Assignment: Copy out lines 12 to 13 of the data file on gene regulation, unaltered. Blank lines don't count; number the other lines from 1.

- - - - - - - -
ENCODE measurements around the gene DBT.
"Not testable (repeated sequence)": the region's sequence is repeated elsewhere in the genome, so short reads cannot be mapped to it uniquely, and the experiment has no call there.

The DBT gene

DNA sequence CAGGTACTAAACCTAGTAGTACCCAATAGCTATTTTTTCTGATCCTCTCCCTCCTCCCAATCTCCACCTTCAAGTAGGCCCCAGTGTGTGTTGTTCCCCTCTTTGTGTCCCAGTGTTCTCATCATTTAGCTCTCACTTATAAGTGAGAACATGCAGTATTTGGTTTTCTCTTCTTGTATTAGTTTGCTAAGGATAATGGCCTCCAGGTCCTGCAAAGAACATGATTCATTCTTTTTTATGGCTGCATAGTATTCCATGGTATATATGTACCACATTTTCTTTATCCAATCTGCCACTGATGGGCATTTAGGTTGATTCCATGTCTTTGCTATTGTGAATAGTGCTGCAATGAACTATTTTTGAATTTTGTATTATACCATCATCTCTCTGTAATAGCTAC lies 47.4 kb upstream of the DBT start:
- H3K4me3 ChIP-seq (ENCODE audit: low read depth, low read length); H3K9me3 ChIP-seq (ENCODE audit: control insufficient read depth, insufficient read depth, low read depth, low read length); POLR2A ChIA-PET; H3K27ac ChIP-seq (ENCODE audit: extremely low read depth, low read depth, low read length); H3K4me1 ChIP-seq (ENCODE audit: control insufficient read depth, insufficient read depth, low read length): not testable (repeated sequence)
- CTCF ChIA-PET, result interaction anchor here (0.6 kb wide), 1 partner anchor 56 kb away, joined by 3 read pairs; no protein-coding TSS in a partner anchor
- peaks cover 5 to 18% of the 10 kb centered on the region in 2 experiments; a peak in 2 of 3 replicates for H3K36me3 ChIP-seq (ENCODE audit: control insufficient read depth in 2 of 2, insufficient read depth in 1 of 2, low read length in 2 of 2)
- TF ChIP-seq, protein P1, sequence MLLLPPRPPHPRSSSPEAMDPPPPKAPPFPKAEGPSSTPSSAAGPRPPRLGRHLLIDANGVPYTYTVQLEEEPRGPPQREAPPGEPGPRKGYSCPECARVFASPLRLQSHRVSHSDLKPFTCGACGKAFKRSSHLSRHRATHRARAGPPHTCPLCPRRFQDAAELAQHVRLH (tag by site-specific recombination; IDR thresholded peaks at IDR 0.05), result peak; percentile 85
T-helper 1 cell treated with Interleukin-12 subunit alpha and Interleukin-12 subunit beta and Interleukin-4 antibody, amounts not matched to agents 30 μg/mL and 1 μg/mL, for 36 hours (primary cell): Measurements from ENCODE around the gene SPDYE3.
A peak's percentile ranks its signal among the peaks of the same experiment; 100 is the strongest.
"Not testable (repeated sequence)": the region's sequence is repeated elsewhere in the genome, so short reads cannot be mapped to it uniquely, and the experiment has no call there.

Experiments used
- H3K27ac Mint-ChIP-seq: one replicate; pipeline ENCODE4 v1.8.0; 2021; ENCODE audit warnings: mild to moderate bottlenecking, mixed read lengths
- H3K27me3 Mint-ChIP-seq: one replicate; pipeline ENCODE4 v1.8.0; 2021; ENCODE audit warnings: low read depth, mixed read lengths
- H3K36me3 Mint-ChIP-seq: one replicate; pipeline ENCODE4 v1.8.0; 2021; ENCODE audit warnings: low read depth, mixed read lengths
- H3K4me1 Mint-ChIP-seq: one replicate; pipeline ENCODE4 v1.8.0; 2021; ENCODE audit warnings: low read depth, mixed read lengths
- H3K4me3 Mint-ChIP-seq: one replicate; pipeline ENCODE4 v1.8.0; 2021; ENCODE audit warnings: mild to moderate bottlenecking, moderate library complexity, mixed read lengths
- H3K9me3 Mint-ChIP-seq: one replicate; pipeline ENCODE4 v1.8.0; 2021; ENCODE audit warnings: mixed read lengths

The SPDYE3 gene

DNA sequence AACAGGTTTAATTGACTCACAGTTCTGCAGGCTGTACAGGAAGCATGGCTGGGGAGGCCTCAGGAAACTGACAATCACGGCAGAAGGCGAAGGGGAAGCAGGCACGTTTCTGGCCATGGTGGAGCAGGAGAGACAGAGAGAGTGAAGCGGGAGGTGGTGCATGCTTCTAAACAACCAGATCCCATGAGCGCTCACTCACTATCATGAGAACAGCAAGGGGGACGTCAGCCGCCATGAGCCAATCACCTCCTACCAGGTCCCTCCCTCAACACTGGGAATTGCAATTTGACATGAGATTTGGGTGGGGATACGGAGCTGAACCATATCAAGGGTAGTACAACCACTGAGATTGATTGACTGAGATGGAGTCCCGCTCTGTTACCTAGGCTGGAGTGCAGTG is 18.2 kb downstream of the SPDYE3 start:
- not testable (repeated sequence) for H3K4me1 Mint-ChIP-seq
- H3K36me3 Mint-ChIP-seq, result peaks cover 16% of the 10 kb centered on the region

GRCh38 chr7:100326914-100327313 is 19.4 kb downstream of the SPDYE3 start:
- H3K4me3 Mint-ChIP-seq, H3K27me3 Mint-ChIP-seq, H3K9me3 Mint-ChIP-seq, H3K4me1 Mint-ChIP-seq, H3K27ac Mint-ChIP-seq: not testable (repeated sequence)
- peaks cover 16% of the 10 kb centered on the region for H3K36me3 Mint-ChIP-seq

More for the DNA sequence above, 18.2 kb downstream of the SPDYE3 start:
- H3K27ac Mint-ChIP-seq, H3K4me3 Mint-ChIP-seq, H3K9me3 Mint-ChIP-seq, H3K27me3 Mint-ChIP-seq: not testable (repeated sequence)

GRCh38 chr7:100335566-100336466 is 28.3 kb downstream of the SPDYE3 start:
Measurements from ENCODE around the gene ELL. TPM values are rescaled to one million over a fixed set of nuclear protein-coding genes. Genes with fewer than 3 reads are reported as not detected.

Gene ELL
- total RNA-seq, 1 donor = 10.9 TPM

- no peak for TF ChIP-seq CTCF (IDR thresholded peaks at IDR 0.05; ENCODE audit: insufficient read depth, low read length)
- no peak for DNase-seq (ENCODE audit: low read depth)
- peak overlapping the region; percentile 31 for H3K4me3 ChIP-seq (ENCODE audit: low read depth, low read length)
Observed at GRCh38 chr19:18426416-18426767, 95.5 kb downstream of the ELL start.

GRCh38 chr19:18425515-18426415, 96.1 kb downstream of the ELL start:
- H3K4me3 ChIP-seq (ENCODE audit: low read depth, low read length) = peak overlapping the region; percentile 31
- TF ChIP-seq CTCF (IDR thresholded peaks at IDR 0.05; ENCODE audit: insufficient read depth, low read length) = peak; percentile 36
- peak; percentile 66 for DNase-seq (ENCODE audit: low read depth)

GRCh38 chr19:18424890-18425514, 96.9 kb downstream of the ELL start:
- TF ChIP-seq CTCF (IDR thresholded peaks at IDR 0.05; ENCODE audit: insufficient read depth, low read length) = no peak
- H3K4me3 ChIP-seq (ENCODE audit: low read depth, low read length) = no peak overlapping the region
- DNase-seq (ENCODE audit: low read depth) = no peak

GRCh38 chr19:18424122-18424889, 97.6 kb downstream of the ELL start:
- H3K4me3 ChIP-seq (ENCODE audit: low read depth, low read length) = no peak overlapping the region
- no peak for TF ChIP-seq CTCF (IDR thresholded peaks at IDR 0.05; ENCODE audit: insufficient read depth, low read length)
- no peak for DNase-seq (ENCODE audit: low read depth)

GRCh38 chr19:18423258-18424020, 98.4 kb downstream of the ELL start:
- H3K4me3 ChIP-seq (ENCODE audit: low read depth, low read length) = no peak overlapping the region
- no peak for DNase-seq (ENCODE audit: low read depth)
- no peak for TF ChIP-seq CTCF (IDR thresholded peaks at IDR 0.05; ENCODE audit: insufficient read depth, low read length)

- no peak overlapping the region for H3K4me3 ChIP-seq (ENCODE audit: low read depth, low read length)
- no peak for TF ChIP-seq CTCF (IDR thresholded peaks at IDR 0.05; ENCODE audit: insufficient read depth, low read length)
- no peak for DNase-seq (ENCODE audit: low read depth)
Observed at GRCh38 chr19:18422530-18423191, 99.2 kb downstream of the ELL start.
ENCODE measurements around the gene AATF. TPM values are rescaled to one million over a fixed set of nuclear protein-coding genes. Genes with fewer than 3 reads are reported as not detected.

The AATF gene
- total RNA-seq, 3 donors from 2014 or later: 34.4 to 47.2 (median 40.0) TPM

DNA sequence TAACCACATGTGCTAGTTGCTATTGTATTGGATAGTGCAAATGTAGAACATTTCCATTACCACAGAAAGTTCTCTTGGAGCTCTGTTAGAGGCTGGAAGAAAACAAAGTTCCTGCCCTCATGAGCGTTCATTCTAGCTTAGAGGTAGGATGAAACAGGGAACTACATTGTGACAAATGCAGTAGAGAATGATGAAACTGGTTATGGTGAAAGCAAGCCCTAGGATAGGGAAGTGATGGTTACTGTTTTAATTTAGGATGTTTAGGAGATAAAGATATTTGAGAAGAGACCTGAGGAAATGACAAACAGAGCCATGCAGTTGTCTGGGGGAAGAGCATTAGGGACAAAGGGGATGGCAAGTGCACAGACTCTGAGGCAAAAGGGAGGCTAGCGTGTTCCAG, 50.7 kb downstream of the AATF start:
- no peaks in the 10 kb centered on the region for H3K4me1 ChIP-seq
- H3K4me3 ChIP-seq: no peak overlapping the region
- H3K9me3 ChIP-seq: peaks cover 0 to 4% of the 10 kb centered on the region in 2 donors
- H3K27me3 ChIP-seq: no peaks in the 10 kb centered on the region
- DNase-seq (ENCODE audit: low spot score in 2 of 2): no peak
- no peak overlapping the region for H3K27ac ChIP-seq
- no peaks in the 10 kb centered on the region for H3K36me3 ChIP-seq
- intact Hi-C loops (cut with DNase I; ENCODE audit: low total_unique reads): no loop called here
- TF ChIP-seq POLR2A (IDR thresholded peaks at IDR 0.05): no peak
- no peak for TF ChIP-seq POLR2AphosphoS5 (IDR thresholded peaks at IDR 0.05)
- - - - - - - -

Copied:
Experiments used
- H3K27ac Mint-ChIP-seq: one replicate; pipeline ENCODE4 v1.8.0; 2021; ENCODE audit warnings: mild to moderate bottlenecking, mixed read lengths